Article from: TDM 4 (2012), in Editorial
We are pleased to present this special issue of Transnational Dispute Management, containing about a dozen papers covering various international arbitration topics.
Those papers were written for the 7th Biennial Symposium on International Arbitration and Dispute Resolution organized by the Center for International Legal Studies and held in Salzburg in May 2012. Those papers reflect only part of the Symposium. Over the course of three days at the magnificent Schloss Leopoldskron there were approximately 40 presentations and important input from the discussion amongst participants, thanks to the high level of expertise of those attending.
To meet the expectations of the users, international arbitration should be a process both flexible and predictable. With that in mind, it is important for practitioners to discuss, to have a fair picture of the existing situation and to work together towards improving points of weakness and meeting the many challenges ahead. The following papers, like the CILS Symposium, are part of this collective task, aimed at forging a common view on topical issues and a better understanding of the global landscape.
Those papers cover various topics, from Investment Arbitration (Prof. S.I. Strong, Mark N. Bravin and Alex B. Kaplan, Ieva Kalnina), to Mediation (Mauro Rubino-Sammartano), through a range of basic, practical and complex issues such as Interim Relief (Sumeet Kachwaha, Prof. Marianne Roth and Claudia Reith), Arbitrator Challenges (Prof. Margaret L. Moses), Security for Costs (Joe Tirado and Max Stein), Set-Off and Counterclaims (Guido Carducci), Data Center Disputes (Walt Sapronov) and Enforcement of Awards in selected countries (Katarína Chovancová and Clarisse von Wunschheim).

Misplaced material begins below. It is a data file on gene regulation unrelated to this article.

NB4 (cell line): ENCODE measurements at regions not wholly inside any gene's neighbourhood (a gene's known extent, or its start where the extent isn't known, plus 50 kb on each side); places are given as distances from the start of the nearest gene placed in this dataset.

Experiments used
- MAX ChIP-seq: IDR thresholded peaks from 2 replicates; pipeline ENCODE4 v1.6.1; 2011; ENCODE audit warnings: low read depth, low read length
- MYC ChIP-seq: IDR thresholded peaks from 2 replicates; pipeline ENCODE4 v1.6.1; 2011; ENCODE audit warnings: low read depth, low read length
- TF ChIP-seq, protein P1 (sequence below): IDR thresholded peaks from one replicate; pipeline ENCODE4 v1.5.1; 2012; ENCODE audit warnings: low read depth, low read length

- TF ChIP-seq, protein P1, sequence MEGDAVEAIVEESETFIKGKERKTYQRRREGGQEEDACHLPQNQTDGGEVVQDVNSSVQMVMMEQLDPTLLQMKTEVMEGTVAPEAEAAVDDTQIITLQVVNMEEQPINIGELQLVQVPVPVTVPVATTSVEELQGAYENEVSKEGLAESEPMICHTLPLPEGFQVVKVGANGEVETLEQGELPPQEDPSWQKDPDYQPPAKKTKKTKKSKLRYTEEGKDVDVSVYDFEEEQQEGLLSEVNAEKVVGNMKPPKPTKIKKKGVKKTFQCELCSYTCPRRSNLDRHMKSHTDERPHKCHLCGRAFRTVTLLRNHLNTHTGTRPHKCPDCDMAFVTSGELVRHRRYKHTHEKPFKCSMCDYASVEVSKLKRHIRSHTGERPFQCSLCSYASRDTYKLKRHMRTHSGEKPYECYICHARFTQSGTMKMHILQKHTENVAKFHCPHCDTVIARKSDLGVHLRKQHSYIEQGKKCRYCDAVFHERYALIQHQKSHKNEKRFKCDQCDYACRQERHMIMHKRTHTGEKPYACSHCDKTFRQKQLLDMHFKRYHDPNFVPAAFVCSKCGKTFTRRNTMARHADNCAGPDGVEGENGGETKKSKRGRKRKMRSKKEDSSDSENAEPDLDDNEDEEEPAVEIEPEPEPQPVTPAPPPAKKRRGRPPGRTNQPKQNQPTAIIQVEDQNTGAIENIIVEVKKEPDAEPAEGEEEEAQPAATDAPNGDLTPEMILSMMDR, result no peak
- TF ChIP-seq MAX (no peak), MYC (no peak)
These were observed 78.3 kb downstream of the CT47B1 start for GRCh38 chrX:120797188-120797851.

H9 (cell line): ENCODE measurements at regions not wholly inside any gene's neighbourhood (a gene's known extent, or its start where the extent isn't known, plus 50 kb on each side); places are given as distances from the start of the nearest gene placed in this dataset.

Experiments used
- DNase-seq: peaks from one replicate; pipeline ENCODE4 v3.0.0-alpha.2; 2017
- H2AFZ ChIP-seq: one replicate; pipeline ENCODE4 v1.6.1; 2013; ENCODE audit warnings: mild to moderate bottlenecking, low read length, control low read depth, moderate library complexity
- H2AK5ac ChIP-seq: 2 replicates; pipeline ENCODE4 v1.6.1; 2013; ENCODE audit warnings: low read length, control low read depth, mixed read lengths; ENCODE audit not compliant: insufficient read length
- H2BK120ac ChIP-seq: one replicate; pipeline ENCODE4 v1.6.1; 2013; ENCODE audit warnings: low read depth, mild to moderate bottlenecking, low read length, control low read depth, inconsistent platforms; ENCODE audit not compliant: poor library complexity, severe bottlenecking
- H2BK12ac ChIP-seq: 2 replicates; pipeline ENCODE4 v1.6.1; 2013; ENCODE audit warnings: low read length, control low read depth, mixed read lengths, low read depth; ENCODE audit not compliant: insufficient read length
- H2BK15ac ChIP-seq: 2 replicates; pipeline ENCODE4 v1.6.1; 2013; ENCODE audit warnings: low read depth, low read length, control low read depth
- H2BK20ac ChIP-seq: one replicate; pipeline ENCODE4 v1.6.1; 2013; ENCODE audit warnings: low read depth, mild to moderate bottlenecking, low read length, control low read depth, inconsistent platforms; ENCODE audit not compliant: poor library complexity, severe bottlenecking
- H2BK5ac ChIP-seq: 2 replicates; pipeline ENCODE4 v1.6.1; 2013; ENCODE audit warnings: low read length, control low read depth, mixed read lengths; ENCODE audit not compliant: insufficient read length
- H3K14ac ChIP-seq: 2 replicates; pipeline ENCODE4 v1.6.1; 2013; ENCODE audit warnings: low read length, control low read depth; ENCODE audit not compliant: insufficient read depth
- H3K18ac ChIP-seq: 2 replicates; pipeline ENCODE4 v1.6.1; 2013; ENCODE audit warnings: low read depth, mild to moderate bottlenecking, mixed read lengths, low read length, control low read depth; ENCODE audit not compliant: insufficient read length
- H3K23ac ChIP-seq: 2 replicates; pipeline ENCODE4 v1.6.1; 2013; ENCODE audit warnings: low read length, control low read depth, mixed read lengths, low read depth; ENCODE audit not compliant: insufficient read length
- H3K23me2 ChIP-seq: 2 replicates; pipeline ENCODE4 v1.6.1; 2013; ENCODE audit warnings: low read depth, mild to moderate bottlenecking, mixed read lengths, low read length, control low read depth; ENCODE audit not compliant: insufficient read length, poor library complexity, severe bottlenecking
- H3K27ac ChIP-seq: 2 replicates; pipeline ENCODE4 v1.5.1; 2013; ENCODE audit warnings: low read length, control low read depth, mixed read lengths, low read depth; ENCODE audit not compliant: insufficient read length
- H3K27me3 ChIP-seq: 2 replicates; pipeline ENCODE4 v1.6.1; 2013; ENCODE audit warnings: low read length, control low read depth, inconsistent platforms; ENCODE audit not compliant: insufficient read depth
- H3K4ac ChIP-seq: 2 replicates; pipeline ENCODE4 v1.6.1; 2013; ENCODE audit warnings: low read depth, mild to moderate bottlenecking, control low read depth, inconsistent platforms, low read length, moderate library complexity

We wish to thank the Center for International Legal Studies and its dynamic officers, Manuela Wedam and Christian Campbell, for the organization and administrative work, in preparing the Symposium and in assembling the papers for this special TDM issue.
We hope that readers will find in these articles matters of interest, possibly useful for their practice, with perhaps controversial proposals to consider. We encourage all to continue the debate, with the aim to foster the growth and continued improvement of international arbitration.